Social Determinants of Health (SDOH) are defined as “the conditions in the environment where people are born, live, learn, work, play, worship and age that affect a wide range of health, functioning, and quality-of-life outcomes and risks.”  There is greater awareness of health as being more than the absence of disease. Health is impacted by multiple factors that exist beyond the office door and are not always under a clinician’s direct control. The knowledge of these social drivers helps clinicians advocate for their patients and provide personalized care in a manner that is most beneficial for their patients.
One such factor is food insecurity, which has been associated with lower consumption of healthful foods such as fruits and vegetables, and greater consumption of sugar-sweetened drinks and fast food. It has also been shown to be associated with binge eating.  Studies suggest a strong association between food insecurity and obesity for women with more mixed results for men and children.  The U.S. Department of Agriculture (USDA) defines food insecurity as a “household-level economic and social condition of limited or uncertain access to adequate food.”  Several different types of households face higher than average food insecurity rates including those that include children are single parent, are single occupant, are black, are Hispanic, are below 185% of the Federal poverty level, are located in rural areas, and or are in the Southern United States. 
Although rates of food insecurity improved from 14.9% in 2011 to 10.5% in 2019 and 2020, the progress made in this direction was undone by the COVID-19 pandemic fallout.  There are several federal programs that address food insecurity, such as SNAP (Supplemental Nutritional Assistance Program) and WIC (The Special Supplemental Nutritional Program for Women, Infants, and Children), which provides low-income pregnant women, recently pregnant women and children vouchers to obtain a limited subset of foods which are obtained at local participating retailers. Unfortunately, the utility of these programs is limited by several factors. Enrolling in these programs can often be cumbersome for already constrained individuals who are juggling several jobs, lack transportation, and are raising children. These programs require many in-person visits and regular reporting. Even for individuals who do qualify, the benefit provided is often too low to afford nutritious meals. The formula used has unrealistic assumptions about food costs, regional price differences, time constraints, consumer spending habits, and competing household costs.
Several institutions have incorporated screening for SDOH into their electronic health record systems. This alerts the clinician to be aware of social factors such as food insecurity. Unfortunately, the linkage of these screening tools to community resources is lacking in most places and this limits their usefulness in producing better health outcomes. The Gus Schumacher Nutrition Incentive Program (GusNIP) seeks to address these concerns by providing federal funds for grants and projects that incentivize the consumption of fruits and vegetables by low-income persons. Although financial incentives are one possible tool that may be effective in altering dietary behaviors, more research is needed to identify additional interventions that are effective.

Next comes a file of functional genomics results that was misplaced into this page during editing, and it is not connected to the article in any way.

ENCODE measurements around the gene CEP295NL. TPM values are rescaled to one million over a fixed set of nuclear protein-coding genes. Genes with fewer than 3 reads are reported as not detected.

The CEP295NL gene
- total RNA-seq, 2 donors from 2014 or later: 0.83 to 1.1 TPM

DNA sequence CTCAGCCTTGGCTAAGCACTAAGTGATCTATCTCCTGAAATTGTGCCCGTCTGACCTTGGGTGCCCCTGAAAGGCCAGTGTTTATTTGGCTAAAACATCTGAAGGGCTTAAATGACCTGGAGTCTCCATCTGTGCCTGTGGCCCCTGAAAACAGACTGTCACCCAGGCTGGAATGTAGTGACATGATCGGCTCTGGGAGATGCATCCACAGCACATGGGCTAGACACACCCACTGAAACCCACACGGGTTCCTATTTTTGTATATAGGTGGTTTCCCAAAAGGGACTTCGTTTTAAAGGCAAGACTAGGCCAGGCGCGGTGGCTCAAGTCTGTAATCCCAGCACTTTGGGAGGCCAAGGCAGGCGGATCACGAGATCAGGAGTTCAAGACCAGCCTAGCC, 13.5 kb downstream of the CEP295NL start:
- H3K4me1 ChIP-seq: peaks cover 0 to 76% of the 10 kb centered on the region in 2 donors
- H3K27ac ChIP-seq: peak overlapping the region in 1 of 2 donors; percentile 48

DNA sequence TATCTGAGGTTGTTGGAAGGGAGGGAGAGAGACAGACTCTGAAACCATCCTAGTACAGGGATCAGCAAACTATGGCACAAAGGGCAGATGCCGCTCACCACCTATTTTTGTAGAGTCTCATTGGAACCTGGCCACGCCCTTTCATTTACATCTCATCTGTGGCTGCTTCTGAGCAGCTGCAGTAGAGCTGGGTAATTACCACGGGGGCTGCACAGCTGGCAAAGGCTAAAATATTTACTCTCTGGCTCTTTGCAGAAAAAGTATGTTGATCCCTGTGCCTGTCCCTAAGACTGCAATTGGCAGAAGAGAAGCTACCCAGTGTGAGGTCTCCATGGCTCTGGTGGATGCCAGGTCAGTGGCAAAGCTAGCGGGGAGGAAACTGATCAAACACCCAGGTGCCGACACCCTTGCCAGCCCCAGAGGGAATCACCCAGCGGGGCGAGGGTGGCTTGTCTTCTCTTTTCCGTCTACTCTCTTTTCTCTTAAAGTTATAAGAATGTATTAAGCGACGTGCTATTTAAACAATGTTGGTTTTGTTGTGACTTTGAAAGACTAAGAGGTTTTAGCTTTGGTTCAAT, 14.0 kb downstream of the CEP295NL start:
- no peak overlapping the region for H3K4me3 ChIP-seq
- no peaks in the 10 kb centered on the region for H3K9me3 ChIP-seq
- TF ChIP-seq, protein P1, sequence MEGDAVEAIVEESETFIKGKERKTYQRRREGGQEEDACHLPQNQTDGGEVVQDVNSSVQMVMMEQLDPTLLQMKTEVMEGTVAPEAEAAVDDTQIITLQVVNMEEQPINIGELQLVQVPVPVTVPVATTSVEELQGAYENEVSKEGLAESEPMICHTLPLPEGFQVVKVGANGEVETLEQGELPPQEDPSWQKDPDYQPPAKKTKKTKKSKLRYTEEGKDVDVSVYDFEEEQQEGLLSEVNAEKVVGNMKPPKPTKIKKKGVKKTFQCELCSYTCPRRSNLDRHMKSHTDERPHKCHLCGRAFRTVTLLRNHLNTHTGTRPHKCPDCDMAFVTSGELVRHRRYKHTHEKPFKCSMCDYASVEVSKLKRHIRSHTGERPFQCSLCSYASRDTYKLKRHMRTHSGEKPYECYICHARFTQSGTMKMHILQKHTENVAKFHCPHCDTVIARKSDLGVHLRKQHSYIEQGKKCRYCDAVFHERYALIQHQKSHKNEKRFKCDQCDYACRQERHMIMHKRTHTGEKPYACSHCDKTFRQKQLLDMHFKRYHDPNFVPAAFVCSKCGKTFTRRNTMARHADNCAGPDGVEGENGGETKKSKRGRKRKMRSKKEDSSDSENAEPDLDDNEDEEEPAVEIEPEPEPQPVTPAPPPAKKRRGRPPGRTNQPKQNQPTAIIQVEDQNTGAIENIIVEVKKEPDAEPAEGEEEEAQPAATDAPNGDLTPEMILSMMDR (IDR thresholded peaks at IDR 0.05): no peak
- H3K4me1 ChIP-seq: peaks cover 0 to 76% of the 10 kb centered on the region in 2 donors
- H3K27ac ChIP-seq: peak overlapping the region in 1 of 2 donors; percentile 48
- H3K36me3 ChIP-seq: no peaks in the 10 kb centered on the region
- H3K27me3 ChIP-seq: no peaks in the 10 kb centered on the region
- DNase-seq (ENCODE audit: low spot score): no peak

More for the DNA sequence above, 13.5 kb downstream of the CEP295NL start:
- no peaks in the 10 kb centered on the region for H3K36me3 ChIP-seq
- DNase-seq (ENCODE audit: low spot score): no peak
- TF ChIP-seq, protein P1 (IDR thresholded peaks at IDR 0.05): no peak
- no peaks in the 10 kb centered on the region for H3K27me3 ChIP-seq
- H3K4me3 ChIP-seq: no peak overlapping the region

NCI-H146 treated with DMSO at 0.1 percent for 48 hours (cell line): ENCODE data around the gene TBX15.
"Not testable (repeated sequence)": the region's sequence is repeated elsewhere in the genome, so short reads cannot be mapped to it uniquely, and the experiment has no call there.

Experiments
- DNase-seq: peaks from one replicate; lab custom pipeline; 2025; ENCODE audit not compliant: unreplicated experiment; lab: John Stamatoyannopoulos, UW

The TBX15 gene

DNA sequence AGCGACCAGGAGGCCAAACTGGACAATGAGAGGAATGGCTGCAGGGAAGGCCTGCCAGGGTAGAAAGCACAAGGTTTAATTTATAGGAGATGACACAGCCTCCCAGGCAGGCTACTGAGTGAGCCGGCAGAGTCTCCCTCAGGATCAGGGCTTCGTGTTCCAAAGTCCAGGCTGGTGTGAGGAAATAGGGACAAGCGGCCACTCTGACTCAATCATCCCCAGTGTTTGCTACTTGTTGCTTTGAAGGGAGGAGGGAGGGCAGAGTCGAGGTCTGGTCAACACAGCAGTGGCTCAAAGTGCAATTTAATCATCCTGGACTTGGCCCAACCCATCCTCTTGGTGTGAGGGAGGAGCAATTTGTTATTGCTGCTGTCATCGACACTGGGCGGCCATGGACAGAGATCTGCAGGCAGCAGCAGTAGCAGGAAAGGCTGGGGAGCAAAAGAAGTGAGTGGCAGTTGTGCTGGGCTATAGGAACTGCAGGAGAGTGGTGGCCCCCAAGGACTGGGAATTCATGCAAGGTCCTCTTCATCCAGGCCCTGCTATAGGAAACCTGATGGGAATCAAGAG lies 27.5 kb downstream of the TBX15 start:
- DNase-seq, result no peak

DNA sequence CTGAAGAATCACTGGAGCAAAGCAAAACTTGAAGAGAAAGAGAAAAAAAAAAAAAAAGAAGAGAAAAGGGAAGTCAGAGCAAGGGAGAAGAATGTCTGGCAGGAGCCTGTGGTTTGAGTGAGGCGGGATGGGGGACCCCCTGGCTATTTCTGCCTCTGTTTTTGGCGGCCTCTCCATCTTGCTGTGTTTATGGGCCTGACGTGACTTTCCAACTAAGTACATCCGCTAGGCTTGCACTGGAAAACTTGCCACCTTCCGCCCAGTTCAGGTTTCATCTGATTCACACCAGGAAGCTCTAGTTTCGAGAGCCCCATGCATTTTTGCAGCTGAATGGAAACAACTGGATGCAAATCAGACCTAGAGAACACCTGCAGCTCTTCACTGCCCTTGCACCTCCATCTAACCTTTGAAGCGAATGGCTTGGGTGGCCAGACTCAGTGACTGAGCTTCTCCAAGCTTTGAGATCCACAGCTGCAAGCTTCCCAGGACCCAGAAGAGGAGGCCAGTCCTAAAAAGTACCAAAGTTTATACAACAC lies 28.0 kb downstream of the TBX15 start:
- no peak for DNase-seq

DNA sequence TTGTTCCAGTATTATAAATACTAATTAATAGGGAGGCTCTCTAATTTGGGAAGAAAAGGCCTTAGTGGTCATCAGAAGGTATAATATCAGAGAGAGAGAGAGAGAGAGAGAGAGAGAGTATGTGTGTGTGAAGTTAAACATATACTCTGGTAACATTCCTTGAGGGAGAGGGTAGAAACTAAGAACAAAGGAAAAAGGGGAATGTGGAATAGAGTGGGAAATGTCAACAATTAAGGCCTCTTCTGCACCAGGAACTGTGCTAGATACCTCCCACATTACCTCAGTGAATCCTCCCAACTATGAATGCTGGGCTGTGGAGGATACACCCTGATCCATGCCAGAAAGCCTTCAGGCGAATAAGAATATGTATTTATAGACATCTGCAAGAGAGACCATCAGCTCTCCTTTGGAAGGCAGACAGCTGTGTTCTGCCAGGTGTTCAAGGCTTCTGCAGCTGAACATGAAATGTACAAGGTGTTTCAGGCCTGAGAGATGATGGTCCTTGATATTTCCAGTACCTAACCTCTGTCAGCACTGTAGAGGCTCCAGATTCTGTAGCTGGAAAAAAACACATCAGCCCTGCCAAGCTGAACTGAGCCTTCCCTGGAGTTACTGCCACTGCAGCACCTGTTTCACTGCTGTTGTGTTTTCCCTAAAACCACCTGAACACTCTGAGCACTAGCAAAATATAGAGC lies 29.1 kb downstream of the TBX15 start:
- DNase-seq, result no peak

Call to Action
Addressing the impact of food insecurity on obesity requires a system-wide approach. A focus on public policy would help to maximize the effect. Policymakers must look beyond the calories-based view and explore food system-level reform to improve long-term food and nutrition security. Physicians, nurse practitioners, physician assistants, and other medical professionals have a role in improving nutritional health by screening and by serving as connections between patients, community organizations, and government services. Government and payers must support these efforts by providing sufficient resources to practices fulfilling this role.
Community and personal gardens can supply fresh produce in areas where availability is limited due to cost prohibition and supply chain issues. The development of food hubs, which are entities that aggregate, distribute, and sell food from local or regional producers would certainly help in increasing access to healthy foods. According to Feeding America statistics, nearly 40% of all food in the United States is wasted each year ($408 billion).  Mechanisms to connect food-insecure individuals with this resource would help bridge the food gap in an environmentally sustainable manner.
Institutions and health systems have a responsibility in this as well and can help by serving as food distribution sites, partnering with local food retailers, organizations, and schools, and investing in community resources and organizations. Beyond implementing screening in practices and hospitals, information about the effect of food insecurity on health, screening tools, and available resources should be integrated into medical education so that clinicians are sufficiently equipped with the skills and knowledge to help their patients. Given the short interaction time between clinicians and patients during an office visit, clinicians must be supported by payers, institutions, the government, and the community in the effort to connect patients with food insecurity to appropriate resources.